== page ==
Josh Kern’s photobook debut opens with a handwritten note outlining how photography has helped him overcome an almost crippling shyness-slash-anxiety, written as directly and positively naively as the photography that follows.
“I became obsessed with documenting the world around me. My camera was with me everywhere and it somehow became a part of myself. It gave me permission to not be shy and the ability to show how intense and beautiful I perceive life. I found something where I can shamelessly express what I feel, my critical view on our generation and myself and my love for life in general.”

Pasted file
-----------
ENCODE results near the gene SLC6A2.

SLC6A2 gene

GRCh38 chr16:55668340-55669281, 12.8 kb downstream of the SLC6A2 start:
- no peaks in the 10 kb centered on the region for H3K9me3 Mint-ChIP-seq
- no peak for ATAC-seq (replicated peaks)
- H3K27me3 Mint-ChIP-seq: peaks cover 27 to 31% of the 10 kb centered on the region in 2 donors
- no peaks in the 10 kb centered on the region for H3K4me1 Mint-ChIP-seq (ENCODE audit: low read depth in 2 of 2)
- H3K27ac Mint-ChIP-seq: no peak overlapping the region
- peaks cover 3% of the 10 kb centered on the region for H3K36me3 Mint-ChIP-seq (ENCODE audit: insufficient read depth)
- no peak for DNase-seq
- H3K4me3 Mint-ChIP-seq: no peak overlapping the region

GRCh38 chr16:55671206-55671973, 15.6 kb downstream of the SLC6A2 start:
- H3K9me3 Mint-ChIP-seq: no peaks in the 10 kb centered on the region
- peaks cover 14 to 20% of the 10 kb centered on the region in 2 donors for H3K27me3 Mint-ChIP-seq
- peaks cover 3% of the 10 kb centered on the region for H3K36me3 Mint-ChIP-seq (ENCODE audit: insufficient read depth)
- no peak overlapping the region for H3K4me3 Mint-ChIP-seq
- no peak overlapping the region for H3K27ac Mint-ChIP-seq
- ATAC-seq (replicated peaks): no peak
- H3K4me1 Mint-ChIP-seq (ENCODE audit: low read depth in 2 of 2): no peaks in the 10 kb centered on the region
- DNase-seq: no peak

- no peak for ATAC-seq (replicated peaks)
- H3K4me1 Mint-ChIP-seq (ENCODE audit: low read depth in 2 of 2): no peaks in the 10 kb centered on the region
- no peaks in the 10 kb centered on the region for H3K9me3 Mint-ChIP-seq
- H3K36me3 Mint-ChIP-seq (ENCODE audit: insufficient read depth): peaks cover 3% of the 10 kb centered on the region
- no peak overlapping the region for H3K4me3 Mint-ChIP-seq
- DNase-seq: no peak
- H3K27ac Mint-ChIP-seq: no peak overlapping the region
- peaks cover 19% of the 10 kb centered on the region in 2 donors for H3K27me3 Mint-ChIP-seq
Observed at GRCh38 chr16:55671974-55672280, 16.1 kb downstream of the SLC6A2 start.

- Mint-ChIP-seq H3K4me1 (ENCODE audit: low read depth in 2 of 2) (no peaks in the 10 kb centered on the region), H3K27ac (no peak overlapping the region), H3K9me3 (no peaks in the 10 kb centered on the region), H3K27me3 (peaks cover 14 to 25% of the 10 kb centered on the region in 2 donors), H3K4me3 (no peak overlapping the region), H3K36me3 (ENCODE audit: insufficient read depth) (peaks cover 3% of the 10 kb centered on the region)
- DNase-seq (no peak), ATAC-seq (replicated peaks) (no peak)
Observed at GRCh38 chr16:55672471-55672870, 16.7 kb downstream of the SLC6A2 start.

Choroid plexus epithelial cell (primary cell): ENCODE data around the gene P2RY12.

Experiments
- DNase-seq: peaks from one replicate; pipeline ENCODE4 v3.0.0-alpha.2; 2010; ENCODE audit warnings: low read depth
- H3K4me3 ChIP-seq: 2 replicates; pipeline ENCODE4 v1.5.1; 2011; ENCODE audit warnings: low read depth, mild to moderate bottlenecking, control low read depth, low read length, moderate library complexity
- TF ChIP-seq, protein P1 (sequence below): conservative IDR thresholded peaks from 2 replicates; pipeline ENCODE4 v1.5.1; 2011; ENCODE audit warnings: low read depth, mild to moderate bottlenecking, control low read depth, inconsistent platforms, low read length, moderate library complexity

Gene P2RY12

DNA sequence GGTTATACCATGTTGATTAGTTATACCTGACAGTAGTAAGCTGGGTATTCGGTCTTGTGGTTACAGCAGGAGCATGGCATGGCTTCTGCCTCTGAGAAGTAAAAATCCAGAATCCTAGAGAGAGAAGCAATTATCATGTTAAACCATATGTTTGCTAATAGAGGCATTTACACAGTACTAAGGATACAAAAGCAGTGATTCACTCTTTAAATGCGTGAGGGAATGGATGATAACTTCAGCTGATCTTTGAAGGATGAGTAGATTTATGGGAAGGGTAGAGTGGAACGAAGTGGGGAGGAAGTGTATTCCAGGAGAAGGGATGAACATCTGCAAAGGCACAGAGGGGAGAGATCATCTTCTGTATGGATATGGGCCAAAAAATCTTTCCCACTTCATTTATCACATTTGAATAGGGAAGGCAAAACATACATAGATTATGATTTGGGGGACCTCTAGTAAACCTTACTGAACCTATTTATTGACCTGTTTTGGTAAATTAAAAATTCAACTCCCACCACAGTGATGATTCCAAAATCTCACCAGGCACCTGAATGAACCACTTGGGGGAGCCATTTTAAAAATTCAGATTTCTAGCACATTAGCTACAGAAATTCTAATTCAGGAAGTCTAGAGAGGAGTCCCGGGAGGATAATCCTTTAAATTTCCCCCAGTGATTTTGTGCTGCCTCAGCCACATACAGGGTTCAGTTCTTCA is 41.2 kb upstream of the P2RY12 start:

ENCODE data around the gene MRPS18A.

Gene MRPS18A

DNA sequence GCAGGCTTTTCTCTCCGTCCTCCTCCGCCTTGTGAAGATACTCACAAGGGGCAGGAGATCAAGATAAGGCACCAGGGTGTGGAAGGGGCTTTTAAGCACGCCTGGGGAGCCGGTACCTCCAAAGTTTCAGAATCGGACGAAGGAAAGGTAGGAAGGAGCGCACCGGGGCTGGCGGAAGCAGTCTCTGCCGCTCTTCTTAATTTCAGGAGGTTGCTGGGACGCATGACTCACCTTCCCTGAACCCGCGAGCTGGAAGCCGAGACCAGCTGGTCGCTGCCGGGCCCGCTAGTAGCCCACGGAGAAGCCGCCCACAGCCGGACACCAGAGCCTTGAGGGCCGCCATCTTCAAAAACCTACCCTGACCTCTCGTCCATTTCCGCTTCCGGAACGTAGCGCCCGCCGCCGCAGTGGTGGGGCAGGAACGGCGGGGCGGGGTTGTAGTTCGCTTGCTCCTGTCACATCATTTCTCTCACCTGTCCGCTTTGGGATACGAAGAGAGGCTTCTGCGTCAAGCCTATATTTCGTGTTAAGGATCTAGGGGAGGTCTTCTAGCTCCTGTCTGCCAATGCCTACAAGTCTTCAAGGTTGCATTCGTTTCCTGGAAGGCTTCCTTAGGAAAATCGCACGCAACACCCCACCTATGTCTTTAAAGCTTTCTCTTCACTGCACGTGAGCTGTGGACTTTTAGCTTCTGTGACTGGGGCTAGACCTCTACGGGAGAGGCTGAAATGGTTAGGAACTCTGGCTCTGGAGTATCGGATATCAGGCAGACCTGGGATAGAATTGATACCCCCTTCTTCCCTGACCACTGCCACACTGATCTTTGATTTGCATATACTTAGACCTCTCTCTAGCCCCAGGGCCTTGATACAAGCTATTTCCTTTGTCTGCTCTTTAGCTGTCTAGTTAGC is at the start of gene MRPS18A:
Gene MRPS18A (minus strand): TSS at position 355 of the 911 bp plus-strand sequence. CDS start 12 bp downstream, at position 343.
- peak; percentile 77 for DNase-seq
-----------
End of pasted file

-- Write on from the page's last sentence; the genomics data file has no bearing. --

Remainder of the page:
Kern’s photos record his life and the lives of his friends, shot on 35mm film and inspired by photographers like Ryan McGinley and Petra Collins. While he shoots from an up-close, ultra-personal angle, his imagines nevertheless manage to depict private scenes without his camera becoming an intruding presence.
“ I became obsessed with the idea of letting other people feel the same things as I do.
It's somehow funny that the most hated part of myself became my most loved one."
—from the artist’s statement